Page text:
How Google, FB Plans To Restrict Cash Inflow On Fake News Sites

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Google and Facebook have announced on Monday, November 14, a policy update that target how some websites propagating phony or fake news content across the globe make money online: advertising.

Google plan to use its AdSense advertising network, while Facebook steps are limited to its ad policies, and do not target fake news sites shared by users on their news feeds. After the US Presidential election, Google, Facebook and Twitter Inc were faced with criticism over the role they played by allowing spread of false and misleading information that might have swayed voters to favour Republican candidate Donald Trump.

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The Chief Executive of Facebook, Mark Zuckerberg had been on the defense and insisted in recent days that the site had no role in influencing the election. In his blog on Saturday, Zuckerberg wrote:

“Of all the content on Facebook, more than 99 percent of what people see is authentic. Only a very small amount is fake news and hoaxes.”

Google has long established laid down rules for its AdSense programme, barring ads from appearing next to pornography or violent content.  A Google spokeswoman revealed that work on the policy update began before the election. According to a former Google employee who worked on ad systems, the company uses a combination of humans and artificial intelligence to review sites that apply to be a part of AdSense, and it continues to monitor sites after they are accepted.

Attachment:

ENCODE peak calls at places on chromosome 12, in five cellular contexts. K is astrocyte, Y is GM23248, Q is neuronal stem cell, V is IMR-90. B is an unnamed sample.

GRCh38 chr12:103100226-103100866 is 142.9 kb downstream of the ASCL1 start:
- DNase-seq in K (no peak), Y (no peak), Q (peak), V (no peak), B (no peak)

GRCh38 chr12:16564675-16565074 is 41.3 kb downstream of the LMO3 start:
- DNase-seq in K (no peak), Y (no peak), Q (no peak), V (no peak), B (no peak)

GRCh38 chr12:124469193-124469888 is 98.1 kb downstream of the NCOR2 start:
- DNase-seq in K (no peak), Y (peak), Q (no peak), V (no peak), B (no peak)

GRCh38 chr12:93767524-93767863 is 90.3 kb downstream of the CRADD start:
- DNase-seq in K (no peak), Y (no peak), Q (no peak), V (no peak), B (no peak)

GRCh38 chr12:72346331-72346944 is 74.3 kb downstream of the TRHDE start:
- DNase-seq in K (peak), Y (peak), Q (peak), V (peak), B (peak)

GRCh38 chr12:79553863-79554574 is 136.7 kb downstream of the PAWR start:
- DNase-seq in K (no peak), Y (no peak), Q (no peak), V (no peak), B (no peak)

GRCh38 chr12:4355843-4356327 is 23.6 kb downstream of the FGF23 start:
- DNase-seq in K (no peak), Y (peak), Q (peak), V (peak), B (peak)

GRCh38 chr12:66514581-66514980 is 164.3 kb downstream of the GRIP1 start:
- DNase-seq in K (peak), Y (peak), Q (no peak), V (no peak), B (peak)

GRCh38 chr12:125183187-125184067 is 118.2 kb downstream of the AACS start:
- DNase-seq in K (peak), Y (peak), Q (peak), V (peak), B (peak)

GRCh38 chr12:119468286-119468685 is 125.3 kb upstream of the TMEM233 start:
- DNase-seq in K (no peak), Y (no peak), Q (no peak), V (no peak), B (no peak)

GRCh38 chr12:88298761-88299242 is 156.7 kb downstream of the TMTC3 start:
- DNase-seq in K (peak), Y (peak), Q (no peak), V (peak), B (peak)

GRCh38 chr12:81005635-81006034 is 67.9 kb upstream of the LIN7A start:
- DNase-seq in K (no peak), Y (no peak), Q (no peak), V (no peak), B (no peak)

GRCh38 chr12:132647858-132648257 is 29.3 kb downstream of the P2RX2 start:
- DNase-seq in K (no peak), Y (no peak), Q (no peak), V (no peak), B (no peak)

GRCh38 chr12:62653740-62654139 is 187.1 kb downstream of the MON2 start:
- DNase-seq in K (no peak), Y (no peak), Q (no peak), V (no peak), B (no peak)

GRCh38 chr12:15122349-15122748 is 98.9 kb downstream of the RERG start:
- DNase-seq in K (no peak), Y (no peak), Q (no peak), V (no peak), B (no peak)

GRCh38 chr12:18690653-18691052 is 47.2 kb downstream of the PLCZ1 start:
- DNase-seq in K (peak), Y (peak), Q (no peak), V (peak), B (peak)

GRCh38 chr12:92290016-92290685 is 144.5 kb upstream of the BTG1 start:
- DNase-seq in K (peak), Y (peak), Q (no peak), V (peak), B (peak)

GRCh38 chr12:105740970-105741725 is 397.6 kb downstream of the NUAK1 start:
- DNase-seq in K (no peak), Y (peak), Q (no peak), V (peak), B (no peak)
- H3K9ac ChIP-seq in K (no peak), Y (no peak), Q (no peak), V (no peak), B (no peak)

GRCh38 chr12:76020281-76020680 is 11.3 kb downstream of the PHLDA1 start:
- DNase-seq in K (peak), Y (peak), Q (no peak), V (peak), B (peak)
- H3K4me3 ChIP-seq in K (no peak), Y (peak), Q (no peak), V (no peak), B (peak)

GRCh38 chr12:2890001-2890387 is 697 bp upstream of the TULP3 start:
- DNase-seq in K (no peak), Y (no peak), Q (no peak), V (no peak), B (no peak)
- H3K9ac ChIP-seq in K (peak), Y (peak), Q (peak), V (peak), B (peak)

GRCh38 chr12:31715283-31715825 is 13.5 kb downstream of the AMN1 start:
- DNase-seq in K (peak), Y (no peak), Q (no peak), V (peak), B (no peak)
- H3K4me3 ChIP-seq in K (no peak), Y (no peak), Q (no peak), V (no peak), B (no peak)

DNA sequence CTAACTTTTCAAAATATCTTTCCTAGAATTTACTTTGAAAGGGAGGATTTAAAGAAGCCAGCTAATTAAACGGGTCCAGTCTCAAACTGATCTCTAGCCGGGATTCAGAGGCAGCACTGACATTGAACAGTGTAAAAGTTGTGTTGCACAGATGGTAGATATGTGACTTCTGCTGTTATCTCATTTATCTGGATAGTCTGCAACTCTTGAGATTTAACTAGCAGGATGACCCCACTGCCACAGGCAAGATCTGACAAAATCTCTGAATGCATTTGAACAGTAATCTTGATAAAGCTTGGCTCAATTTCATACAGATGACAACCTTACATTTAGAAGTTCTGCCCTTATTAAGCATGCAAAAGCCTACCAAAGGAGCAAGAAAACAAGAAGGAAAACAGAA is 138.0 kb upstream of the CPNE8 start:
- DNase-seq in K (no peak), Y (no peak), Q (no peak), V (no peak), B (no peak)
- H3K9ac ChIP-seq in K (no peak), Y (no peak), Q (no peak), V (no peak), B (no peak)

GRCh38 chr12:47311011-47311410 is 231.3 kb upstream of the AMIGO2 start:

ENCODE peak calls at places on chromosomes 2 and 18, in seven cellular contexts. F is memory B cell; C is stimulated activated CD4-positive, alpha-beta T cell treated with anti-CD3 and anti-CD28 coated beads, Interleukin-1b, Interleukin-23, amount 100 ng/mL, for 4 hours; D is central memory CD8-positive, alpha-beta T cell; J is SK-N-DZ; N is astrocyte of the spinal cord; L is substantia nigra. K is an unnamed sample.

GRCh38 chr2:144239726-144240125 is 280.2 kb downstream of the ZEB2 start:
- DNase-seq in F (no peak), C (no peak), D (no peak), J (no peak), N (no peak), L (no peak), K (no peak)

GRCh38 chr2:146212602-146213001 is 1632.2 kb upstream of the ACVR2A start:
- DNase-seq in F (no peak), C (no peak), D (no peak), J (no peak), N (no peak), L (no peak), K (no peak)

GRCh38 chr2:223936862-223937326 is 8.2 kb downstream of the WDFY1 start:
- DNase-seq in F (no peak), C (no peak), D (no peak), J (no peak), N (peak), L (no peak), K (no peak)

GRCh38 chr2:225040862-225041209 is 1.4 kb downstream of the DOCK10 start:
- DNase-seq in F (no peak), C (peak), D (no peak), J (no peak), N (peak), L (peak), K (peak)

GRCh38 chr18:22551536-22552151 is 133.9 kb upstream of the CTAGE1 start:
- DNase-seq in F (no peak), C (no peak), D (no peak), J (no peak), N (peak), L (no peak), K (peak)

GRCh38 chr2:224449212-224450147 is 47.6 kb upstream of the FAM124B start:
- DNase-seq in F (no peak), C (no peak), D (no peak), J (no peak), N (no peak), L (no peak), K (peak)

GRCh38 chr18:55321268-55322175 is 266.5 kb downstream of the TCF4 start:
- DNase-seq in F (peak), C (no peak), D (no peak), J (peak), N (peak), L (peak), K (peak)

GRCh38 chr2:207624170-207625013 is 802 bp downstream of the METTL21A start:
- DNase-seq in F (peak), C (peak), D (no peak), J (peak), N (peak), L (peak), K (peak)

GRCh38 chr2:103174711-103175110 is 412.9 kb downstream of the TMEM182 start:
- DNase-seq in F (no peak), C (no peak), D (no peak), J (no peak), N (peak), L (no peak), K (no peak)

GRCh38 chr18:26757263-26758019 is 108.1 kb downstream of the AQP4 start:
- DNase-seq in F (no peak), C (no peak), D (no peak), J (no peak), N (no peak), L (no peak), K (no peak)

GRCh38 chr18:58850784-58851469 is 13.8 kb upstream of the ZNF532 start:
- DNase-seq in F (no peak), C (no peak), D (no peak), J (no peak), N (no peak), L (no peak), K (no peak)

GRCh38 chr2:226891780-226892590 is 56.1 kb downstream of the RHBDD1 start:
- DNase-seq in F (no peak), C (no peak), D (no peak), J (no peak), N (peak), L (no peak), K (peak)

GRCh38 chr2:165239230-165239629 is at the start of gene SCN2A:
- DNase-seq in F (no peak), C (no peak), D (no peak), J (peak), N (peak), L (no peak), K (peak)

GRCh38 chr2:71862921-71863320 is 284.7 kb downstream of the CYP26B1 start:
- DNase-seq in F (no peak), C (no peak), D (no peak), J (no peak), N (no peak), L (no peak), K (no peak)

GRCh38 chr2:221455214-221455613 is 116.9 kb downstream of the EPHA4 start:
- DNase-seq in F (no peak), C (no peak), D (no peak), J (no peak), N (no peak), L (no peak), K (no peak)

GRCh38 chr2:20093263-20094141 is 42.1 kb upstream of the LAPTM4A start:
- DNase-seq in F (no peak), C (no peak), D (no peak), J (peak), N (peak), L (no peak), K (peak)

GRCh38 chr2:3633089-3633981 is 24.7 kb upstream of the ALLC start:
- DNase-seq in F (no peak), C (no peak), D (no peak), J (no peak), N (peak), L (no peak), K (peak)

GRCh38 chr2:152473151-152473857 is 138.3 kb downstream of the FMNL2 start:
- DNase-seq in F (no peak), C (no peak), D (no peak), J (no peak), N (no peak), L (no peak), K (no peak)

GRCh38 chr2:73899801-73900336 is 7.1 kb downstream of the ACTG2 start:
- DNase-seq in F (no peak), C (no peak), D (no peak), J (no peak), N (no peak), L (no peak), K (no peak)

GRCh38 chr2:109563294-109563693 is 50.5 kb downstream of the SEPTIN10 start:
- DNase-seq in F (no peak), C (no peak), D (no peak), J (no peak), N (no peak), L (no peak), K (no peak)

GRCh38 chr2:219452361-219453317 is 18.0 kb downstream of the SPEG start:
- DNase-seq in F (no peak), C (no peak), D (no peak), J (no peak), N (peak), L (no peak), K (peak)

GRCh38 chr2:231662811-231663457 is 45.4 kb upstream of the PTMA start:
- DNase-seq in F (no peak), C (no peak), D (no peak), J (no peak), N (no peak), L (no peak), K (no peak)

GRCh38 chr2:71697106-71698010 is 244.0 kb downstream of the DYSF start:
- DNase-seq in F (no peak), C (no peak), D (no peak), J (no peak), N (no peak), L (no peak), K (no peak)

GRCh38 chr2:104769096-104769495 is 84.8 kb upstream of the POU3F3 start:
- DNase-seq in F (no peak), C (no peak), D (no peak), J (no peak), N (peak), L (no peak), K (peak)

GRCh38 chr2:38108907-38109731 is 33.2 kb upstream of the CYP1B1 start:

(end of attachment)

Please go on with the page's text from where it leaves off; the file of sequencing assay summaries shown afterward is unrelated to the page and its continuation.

Google’s artificial intelligence systems learn from sites that have been removed from the program, speeding the removal of similar sites.

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From a business standpoint, the issue is highly sensitive for information tech, as many advertisers do not want their brands to be touted alongside dubious content. Hence both giant tech companies expresses their constant efforts to stay one step ahead of unscrupulous publishers.

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However, Fil Menczer, a professor of informatics and computing at Indiana University who analysed the spread of misinformation on social media, said even though Google’s move with AdSense was a positive step, detecting fake news sites was not easy. He said:

“What if it is a site with some real information and some fake news? It requires specialized knowledge and having humans (do it) doesn’t scale.”